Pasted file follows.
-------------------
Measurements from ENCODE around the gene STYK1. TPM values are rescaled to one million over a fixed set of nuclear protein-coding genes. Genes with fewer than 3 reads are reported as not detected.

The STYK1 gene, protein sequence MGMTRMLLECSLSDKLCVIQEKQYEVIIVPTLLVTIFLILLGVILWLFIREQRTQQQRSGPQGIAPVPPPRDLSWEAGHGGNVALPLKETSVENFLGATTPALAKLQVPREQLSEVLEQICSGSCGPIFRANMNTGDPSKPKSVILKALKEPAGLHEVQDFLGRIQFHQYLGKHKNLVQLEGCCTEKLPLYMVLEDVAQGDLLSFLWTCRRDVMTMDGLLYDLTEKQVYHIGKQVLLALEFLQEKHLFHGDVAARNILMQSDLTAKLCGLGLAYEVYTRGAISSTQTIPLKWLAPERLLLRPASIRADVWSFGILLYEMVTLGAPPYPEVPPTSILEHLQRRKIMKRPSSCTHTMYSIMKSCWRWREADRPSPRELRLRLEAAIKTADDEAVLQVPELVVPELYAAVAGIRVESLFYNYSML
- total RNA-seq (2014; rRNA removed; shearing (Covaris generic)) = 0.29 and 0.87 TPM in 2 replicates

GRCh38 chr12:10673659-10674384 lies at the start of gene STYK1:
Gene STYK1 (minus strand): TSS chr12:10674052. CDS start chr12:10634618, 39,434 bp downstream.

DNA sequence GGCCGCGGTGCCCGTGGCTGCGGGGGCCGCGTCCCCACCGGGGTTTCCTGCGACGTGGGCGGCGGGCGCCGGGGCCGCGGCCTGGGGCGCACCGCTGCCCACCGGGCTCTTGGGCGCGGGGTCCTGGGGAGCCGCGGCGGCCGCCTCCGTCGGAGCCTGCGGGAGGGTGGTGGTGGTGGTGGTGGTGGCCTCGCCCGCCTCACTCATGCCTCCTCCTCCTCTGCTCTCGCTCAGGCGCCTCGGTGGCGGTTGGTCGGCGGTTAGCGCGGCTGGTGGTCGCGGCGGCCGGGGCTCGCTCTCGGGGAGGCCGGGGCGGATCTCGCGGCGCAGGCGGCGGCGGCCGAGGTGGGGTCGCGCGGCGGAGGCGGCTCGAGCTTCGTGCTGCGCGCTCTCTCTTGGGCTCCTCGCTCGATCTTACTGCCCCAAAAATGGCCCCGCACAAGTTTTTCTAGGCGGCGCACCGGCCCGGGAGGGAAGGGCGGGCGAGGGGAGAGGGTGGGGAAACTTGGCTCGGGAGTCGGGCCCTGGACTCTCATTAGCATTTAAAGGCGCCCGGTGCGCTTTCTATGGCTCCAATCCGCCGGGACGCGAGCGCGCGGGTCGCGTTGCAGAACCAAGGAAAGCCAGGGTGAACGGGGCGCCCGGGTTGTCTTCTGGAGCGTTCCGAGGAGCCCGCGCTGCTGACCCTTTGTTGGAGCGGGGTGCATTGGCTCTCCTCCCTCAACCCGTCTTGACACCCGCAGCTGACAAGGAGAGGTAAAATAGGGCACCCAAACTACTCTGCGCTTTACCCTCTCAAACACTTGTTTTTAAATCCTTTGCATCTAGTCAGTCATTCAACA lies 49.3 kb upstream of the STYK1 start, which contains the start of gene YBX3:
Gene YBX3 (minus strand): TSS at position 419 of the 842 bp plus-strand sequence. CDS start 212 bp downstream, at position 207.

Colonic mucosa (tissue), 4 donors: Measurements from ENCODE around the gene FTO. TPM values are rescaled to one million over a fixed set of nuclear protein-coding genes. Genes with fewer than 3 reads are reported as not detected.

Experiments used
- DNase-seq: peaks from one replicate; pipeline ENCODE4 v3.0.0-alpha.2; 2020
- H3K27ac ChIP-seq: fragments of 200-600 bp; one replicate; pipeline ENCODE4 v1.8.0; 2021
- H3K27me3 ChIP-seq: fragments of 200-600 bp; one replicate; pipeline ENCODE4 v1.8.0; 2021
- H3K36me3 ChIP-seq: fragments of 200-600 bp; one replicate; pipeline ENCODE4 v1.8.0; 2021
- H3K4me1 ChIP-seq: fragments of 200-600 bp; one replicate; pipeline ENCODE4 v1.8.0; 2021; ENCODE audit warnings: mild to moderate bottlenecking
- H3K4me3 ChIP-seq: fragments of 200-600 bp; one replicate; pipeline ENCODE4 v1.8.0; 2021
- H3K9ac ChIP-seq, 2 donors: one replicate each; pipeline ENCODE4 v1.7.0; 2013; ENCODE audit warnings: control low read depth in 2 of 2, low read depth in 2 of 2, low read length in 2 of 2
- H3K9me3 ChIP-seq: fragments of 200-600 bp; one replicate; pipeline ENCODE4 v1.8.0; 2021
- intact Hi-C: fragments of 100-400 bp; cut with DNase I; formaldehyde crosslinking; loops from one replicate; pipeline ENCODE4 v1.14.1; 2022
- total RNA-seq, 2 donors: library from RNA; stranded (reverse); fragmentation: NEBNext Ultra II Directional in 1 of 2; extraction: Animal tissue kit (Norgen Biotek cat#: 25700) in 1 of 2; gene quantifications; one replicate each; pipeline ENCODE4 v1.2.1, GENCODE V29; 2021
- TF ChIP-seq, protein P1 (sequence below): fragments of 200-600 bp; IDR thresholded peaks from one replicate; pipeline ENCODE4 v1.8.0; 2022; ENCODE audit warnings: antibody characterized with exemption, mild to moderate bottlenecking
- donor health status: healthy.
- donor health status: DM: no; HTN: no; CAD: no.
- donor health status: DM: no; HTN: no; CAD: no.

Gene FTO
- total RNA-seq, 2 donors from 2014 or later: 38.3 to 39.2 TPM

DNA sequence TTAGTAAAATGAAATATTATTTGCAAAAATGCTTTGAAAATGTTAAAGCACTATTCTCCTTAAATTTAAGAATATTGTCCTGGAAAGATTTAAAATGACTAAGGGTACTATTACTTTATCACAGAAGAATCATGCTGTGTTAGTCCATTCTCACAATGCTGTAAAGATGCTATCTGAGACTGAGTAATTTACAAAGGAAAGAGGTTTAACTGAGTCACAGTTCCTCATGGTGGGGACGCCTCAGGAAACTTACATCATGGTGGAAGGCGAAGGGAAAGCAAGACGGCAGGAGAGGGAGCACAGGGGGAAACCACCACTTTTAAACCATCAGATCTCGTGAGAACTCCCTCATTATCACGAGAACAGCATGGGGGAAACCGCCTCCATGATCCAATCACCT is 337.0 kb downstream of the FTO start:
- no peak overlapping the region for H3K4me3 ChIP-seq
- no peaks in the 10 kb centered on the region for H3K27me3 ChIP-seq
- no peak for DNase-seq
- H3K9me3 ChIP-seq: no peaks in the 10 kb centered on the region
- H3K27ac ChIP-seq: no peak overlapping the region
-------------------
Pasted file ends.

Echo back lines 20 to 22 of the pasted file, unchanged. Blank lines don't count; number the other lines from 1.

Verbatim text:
- TF ChIP-seq, protein P1 (sequence below): fragments of 200-600 bp; IDR thresholded peaks from one replicate; pipeline ENCODE4 v1.8.0; 2022; ENCODE audit warnings: antibody characterized with exemption, mild to moderate bottlenecking
- donor health status: healthy.
- donor health status: DM: no; HTN: no; CAD: no.